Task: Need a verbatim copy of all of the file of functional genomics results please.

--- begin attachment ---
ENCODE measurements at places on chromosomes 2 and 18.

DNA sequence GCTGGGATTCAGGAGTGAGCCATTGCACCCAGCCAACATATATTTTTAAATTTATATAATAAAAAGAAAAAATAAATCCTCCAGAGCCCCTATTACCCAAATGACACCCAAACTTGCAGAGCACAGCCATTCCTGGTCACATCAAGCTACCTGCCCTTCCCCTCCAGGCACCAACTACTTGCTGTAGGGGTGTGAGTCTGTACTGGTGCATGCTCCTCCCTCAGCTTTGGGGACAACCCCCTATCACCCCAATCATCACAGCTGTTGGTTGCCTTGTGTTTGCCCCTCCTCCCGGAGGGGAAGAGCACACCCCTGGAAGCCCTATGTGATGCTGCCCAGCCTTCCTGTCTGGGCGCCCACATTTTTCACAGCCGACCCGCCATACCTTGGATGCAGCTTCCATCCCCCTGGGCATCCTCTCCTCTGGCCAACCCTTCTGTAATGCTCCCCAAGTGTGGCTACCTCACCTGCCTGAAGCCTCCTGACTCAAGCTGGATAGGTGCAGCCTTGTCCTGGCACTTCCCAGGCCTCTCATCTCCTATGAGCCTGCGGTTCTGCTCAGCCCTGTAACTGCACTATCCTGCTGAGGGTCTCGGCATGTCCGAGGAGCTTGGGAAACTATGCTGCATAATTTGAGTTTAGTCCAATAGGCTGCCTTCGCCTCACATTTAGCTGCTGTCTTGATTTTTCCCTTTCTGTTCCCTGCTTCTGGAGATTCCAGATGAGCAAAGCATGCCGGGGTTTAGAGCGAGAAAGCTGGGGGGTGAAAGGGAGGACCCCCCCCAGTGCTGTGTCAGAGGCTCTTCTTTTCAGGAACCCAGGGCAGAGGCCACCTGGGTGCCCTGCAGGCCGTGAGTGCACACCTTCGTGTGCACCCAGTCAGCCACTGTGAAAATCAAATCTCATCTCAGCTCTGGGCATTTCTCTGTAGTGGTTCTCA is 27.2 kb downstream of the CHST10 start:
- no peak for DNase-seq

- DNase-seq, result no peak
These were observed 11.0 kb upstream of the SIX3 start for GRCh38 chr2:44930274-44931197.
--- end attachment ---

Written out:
ENCODE measurements at places on chromosomes 2 and 18.

DNA sequence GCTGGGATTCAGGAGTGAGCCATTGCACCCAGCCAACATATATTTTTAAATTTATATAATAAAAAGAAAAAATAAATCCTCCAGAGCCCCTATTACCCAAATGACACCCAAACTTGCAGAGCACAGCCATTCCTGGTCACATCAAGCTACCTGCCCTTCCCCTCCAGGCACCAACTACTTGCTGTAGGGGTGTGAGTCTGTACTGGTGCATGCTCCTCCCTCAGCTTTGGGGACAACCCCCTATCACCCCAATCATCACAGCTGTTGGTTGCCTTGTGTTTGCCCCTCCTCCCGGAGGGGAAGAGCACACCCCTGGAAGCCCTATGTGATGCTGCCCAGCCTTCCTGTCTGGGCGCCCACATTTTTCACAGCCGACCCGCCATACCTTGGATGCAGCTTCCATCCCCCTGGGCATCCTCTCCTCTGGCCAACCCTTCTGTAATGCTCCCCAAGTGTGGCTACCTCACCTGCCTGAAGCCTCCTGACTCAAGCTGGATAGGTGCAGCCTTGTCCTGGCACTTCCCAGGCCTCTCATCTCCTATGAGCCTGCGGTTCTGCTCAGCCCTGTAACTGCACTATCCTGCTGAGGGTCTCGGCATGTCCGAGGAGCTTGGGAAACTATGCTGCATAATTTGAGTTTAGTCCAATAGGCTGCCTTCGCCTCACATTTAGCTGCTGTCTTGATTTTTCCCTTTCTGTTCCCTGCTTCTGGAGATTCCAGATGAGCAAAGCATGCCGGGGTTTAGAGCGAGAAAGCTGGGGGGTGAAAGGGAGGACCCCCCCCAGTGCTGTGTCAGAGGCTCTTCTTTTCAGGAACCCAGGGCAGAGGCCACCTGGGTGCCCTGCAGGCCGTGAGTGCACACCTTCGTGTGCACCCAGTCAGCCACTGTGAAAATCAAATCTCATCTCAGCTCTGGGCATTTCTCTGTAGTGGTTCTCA is 27.2 kb downstream of the CHST10 start:
- no peak for DNase-seq

- DNase-seq, result no peak
These were observed 11.0 kb upstream of the SIX3 start for GRCh38 chr2:44930274-44931197.